Skyfall is a rather unique specimen in the 007 franchise. While it is the third installment with Daniel Craig playing the coveted role of James Bond, and the 23rd Bond film overall, Skyfall feels more like a true Bond reboot than its predecessor Casino Royale and the disappointing follow up Quantum of Solace. This is not to say that Casino Royale was not a great Bond film; it is one of my favorites. However, it focused simply on Craig as Bond. However under the hands of director Sam Mendes, Skyfall beautifully blends character, plot, action, and gadgets in a film that come to prove why James Bond has been on screen for the last fifty years.
Like any Bond film in recent memory, Skyfall opens with a huge set piece, this time taking place in Turkey. A gun for hire has stolen some files from MI6 with intel on undercover field agents, and so they must send their favorite agent into the field to retrieve it. This opening sequence beautifully re-introduces filmgoers to Bond after a four year hiatus, while also introducing a new Bond girl Eve, played by Naomi Harris. It was great to see another field agent work alongside Bond, especially one who is just as capable as he is. The sequence is action packed and riddled with some amazing Bond moments, in which I won’t spoil, that perfectly depict how well Mendes can direct action, and how crisp and seamless he can make it appear. By the time the sequence is over and the opening theme by Adele begins to play, you already feel like you have already watched a beautifully orchestrated action film, while it really has only been twenty minutes. That is what makes Skyfall so amazing, as you really get into the action and those set pieces-all together forgetting there is another two hours to the film, and what an amazing two hours it is.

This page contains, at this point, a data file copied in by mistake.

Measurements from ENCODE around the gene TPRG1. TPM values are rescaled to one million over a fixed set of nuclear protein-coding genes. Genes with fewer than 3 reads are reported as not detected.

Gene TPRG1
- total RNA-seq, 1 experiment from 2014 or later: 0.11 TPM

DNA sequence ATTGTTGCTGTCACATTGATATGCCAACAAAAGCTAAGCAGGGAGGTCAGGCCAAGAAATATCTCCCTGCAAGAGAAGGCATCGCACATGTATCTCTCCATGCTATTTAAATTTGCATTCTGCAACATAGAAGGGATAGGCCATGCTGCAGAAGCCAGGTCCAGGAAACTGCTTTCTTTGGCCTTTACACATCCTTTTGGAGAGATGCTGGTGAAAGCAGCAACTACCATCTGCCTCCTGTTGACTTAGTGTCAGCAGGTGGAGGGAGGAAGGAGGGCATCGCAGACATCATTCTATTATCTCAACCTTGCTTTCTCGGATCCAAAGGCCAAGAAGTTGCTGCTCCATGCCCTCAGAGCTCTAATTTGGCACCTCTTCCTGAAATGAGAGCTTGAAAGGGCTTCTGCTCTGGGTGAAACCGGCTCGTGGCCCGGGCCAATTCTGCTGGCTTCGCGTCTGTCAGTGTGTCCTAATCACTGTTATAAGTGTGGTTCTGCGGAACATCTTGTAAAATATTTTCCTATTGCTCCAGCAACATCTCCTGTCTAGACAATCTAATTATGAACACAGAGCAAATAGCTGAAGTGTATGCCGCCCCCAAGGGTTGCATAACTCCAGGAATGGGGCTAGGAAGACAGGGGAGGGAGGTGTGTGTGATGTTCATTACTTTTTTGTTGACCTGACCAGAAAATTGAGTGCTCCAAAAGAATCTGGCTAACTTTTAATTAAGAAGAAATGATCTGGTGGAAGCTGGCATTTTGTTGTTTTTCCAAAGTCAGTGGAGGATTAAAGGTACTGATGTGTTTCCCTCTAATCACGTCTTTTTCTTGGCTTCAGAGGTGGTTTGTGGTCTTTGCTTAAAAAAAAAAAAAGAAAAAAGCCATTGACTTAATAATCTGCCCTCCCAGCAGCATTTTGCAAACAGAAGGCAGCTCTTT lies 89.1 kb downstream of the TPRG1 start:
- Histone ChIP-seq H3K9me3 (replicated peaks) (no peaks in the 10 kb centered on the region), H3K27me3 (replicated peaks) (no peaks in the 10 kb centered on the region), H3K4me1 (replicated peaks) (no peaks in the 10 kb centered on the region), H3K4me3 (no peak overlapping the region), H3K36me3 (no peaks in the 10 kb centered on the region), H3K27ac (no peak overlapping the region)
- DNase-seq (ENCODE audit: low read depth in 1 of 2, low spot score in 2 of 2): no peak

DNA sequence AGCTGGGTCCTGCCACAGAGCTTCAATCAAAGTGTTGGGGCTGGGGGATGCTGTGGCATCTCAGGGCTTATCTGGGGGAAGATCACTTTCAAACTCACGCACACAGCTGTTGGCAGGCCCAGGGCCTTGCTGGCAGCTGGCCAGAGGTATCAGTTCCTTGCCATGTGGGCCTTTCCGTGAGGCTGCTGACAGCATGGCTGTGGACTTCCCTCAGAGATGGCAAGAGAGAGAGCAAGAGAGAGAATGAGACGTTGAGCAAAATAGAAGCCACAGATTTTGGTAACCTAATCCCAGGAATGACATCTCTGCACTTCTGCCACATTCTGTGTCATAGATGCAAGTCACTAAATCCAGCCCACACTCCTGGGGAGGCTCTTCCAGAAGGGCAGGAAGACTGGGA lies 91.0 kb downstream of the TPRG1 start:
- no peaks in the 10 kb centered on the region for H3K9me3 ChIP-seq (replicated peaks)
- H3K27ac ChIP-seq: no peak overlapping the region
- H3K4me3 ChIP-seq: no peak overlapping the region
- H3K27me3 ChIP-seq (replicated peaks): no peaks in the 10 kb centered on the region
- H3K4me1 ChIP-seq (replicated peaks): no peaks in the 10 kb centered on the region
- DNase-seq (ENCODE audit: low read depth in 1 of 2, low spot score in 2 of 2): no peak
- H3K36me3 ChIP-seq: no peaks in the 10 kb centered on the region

Early on in the film M angrily looks to Bond and says: “You know the rules of the bloody game. We’ve played it long enough” – a phrase that could not be more true with this year being Bonds fiftieth anniversary on screen. While the film follows the basic Bond plot- receiving a mission, going to exotic locations and meeting beautiful woman while kicking all kinds of butt- it is for a different reason. While every Bond film has focused on a relentless baddie set on world domination, in which Bond must search the planet for, Skyfall’s main villain, Silva, is different for the simple reason that he is only after one thing, or rather one person-M. Of all the Bond films, Skyfall’s plot is so minimalistic, and yet so enticing. He is after someone who Bond, as well as fans, has come to respect and admire over the last fifteen years, which makes him much more of a personal villain than ever encountered before.
Fortunately, Silva does not disappoint as a Bond villain. Beautifully brought to life by the ever so talented Javier Bardem, Silva is both menacing and terrifying. “She sent you to me knowing you are not ready, that you will most likely die…Mommy was very bad,” Silva utters to Bond at one point. This beautifully sums up Silva’s relationship both with M but also Bond. Silva is what Bond could become. Throughout these last two films we have seen Bond and M come to clash on multiple occasions- the biggest instance occurring at the beginning of this film. Silva represents that darker side of Bond- that side, if chosen, could easily come to not only cripple MI6, but M as well. This is what makes Silva such a grandiose villain, one whom stands up to the most iconic Bond villains. He is someone who lost faith in Queen and Country, but more importantly he lost faith in M, and now has nothing to lose.